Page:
A second major conclusion of the study emerged when the protein interaction network was compared with gene expression studies of done with younger and older volunteers. Statistical analysis clearly demonstrated that the network was enriched for proteins encoded by genes whose expression levels change during human aging. This surprising result further demonstrated a functional connection between human and invertebrate aging.

“This work demonstrates the value of combining high-throughput screening for protein interactions with genetic and functional validation to understand complex biological processes such as aging. Furthermore, we would like to encourage scientists interested in aging and longevity to mine the data made available in the study”, said Dr. Sudhir Sahasrabudhe, Chief Scientific Officer and the scientific founder of Prolexys Pharmaceuticals. The many proteins which have previously not been implicated in the aging process are a valuable resource for the scientific community.

The Prolexys human interactome database is by far the largest human PPI database in the world, containing over 120,000 non-redundant protein interactions and representing approximately one half of all RefSeq entries. The dataset was built using the Company’s HyNet system, a highly automated high-throughput yeast 2-hybrid process.

Source: Buck Institute for Research

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HenisDov
not rated yet Mar 16, 2009
Aging Seen Without The Emperor's New Clothes
( recapitulation )


More and more research works related to old age are published in scientific periodicals.
About time to realize that the aging of genes contributes to organisms aging.


A. Aging, lifetime and age

Aging = to become old, show the effects or the characteristics of increasing age, the increasing liferime. The effects and characteristics of not only the totality of the system, but also of each and every component, and of components of the components of the system. The system is the totality of the components.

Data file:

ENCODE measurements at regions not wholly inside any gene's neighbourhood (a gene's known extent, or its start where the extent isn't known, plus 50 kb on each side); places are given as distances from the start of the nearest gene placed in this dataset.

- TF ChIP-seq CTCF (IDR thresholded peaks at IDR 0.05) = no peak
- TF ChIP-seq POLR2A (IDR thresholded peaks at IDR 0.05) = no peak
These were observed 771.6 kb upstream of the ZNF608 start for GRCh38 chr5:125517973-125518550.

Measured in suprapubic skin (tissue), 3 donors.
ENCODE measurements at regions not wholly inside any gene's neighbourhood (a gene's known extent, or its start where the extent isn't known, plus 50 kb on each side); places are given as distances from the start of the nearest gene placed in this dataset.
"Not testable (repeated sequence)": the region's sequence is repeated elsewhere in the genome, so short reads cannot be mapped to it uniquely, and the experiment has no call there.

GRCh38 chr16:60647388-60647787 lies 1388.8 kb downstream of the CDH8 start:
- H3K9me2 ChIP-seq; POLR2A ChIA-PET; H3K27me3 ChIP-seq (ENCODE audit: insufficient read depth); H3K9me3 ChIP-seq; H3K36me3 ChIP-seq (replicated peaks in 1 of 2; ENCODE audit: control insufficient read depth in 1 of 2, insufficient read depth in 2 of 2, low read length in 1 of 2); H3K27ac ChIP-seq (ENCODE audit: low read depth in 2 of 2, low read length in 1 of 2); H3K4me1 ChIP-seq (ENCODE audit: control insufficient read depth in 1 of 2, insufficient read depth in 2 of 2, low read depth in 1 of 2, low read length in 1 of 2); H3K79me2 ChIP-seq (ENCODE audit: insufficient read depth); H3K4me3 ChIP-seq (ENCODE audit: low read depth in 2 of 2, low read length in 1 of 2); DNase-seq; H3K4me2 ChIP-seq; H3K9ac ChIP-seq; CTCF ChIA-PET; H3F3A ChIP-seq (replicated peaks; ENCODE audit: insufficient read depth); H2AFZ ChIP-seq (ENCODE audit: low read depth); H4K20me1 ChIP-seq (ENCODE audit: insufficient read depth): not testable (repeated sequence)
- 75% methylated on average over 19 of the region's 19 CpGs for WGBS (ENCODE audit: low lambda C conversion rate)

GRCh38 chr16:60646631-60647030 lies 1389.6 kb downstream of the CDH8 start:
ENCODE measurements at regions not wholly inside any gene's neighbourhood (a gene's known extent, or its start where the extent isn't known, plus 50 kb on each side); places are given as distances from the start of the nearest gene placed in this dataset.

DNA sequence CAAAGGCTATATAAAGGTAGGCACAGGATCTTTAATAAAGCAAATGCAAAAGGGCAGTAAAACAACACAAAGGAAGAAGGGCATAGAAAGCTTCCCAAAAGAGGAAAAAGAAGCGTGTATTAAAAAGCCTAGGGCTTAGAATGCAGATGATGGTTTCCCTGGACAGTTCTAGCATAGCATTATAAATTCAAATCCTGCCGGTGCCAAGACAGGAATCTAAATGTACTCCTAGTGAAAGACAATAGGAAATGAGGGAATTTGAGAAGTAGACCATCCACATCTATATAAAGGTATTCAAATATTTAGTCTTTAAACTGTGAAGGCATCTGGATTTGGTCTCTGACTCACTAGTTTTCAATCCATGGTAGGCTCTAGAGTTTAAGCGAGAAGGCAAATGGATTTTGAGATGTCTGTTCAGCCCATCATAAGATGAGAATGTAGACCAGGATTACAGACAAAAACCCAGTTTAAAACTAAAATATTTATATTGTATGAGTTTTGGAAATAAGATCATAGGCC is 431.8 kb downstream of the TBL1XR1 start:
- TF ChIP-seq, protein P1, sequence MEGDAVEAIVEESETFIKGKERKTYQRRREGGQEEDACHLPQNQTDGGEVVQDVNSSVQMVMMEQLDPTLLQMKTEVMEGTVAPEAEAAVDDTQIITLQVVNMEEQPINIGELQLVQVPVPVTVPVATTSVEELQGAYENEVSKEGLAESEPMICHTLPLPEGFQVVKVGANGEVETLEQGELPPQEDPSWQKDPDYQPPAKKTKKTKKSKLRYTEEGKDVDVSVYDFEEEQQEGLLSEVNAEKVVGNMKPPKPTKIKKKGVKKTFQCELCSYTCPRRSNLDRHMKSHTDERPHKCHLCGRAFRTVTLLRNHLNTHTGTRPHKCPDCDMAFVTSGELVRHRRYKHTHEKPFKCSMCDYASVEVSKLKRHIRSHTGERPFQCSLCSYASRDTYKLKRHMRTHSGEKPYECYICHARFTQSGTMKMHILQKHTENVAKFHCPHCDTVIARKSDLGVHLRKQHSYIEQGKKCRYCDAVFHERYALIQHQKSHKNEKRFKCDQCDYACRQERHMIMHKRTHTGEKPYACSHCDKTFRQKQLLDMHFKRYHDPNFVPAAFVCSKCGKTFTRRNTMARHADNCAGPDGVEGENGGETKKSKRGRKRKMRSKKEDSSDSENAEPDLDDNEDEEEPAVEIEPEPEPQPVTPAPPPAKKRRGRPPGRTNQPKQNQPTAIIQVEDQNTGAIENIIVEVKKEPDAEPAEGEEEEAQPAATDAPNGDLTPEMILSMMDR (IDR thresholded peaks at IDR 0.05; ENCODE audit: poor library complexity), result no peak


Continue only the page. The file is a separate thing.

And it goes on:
lifetime = the duration of the existence of a living being, an organism, or an inanimate thing, a material, star or subatomic particle.

age = the length of an existence extending from its beginning to any given time.


B. More and more research works related to old age are published in scientific periodicals

The lengthening list of work-accounts comprises a wide array of subjects apparently related to old age, including:

- A variety of constitutional impairments,
- a variety of impaired biological processes,
- a variety of impaired genetic materials and expressions,
- a great variety of suggested things to consume or do or avoid for alleviating the symptoms,
- and a great variety of anti-aging suggestions.


C. Some examples of statements:

- A little stress may keep cells youthful.
- Intestinal stem cells, that replenish the lining, go awry in elderly flies, similar to what
happens in certain human stem cell populations.
- Yeast, worms and people may age by similar mechanisms.
- Nearly all organisms experience aging.